Bucarest: Filters and Barriers. On Transparency and Opaqueness in the Communist and the Transition Period
Ştefan Ghenciulescu

One of the essential elements that characterise the culture of dwelling is undoubtedly the way it defines the limits between the fundamental categories of the physical space: interior and exterior, public and private, community territory and global space. The elements designed to close the space (walls, roofs, fences, etc.) constitute the first and most obvious category of limits. The number, the width and the degree of transparency of the empty places located within these ?linelike? boundaries determine an infinity of variants, from the swathe that symbolically determined a territory to the exterior walls, pierced by only a few openings, that protect the interior of the traditional Arabian house.

The second category, that presupposes the hypostasis of ?place? (and not only of linear boundary) of the limit, includes several types of intermediary spaces, namely, zones which articulate the contraries enumerated so far. At issue here are not only semi- private or semi-public spaces but also the designed spaces or elements that ensure a transition between ?the inside? and ?the outside?: porticoes, verandas, terraces, pergolas, loggias and balconies, niches and bow windows, spaces defined by covers, gutters and other ornaments.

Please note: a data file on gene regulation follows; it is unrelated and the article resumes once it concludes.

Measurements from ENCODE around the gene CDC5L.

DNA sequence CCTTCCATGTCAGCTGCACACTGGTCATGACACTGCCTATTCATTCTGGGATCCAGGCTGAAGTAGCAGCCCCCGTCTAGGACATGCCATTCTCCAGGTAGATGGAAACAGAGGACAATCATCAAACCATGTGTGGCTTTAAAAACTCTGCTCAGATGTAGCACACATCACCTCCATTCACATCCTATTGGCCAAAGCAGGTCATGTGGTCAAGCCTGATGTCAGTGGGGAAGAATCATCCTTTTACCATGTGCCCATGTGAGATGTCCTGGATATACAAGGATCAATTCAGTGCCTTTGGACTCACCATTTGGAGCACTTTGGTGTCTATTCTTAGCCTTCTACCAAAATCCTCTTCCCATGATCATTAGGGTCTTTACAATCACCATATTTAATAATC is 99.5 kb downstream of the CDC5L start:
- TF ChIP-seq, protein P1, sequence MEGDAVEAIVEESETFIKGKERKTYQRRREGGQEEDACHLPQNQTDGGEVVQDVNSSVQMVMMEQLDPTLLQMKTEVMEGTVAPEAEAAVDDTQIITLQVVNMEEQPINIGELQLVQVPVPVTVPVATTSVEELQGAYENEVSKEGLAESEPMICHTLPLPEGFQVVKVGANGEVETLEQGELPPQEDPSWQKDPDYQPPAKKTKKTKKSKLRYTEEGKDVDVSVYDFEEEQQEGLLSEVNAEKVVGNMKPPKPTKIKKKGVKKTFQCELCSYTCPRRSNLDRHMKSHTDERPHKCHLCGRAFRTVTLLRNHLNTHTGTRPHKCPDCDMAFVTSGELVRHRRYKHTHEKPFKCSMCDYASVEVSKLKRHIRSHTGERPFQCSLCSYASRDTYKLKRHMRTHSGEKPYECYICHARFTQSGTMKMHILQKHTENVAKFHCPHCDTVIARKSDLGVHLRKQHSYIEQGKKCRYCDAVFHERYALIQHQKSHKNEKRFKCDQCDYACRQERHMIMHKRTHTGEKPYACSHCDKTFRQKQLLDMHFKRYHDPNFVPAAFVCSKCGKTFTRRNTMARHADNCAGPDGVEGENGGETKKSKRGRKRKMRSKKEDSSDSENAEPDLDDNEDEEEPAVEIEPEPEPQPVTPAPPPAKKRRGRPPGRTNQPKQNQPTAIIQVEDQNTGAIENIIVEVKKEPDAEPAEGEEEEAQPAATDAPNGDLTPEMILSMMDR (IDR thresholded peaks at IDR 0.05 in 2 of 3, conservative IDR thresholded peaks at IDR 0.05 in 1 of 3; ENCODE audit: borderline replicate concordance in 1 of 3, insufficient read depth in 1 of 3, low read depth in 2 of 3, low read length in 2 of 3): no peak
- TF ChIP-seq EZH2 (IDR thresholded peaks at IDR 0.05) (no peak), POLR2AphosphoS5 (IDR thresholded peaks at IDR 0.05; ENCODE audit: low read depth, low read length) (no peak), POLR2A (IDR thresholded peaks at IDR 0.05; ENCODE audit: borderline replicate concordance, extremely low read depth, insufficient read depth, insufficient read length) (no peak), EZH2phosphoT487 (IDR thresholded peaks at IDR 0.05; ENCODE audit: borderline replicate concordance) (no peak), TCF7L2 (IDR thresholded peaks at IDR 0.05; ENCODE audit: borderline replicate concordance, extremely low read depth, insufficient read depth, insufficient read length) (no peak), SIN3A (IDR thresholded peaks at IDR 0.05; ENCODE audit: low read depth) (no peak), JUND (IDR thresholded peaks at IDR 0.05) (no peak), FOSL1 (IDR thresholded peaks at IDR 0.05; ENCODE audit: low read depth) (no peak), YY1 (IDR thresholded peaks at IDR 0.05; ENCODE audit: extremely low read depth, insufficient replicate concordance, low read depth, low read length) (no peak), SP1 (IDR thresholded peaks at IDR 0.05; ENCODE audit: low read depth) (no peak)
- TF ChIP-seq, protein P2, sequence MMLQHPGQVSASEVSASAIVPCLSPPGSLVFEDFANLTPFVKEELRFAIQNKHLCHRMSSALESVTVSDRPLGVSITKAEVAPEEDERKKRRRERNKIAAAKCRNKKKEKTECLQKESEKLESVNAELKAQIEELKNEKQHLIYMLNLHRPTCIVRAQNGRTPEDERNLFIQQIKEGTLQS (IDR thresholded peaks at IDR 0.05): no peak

All these types of limits represent universal elements of architecture; they have been known to take various shapes throughout history. The only thing that differs is the degree of closing and opening, the variety of the various kinds of inter-penetration and transition between different spatial realms and the modes of hiding, revealing or suggesting the private space. The predominance of some fundamental modes of definition of the limits mostly defines, beyond the technologies of construction, architectural styles and fashions, the specific way of inhabiting a place in a certain period of development of a culture.

I begin my thesis with the hypothesis that the richness of intermediary filters and zones between the interior of the houses and the urban space - and ?the transparency? of the urban tissue thus determined -, represented a characteristic element of Bucharest?s urban culture. I shall try to show to what extent the alteration or the disappearance of those relations in the past 50 years expresses the isolation tendencies, as well as the feelings of indifference to and rejection of the town.

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